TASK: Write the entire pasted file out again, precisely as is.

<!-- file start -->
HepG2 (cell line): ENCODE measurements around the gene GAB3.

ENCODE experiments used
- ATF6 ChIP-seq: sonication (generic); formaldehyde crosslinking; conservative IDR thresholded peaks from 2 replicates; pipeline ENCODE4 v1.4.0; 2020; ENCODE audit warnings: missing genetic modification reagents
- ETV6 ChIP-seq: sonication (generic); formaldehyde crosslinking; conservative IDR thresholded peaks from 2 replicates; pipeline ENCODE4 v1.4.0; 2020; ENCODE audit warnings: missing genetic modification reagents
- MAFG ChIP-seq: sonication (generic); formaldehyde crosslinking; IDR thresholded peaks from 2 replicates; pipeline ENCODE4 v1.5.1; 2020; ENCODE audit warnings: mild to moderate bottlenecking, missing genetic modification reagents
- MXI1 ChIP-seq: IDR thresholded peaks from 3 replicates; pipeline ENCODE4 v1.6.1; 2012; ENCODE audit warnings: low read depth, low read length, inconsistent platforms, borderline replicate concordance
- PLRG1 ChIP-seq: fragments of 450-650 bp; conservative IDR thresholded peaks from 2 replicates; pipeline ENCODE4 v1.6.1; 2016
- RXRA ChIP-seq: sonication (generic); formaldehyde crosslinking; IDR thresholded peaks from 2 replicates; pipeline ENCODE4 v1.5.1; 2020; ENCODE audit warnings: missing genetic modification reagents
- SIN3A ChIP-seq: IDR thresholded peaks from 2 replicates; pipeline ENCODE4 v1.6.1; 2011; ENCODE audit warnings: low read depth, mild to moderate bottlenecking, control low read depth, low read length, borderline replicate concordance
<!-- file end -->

HepG2 (cell line): ENCODE measurements around the gene GAB3.

ENCODE experiments used
- ATF6 ChIP-seq: sonication (generic); formaldehyde crosslinking; conservative IDR thresholded peaks from 2 replicates; pipeline ENCODE4 v1.4.0; 2020; ENCODE audit warnings: missing genetic modification reagents
- ETV6 ChIP-seq: sonication (generic); formaldehyde crosslinking; conservative IDR thresholded peaks from 2 replicates; pipeline ENCODE4 v1.4.0; 2020; ENCODE audit warnings: missing genetic modification reagents
- MAFG ChIP-seq: sonication (generic); formaldehyde crosslinking; IDR thresholded peaks from 2 replicates; pipeline ENCODE4 v1.5.1; 2020; ENCODE audit warnings: mild to moderate bottlenecking, missing genetic modification reagents
- MXI1 ChIP-seq: IDR thresholded peaks from 3 replicates; pipeline ENCODE4 v1.6.1; 2012; ENCODE audit warnings: low read depth, low read length, inconsistent platforms, borderline replicate concordance
- PLRG1 ChIP-seq: fragments of 450-650 bp; conservative IDR thresholded peaks from 2 replicates; pipeline ENCODE4 v1.6.1; 2016
- RXRA ChIP-seq: sonication (generic); formaldehyde crosslinking; IDR thresholded peaks from 2 replicates; pipeline ENCODE4 v1.5.1; 2020; ENCODE audit warnings: missing genetic modification reagents
- SIN3A ChIP-seq: IDR thresholded peaks from 2 replicates; pipeline ENCODE4 v1.6.1; 2011; ENCODE audit warnings: low read depth, mild to moderate bottlenecking, control low read depth, low read length, borderline replicate concordance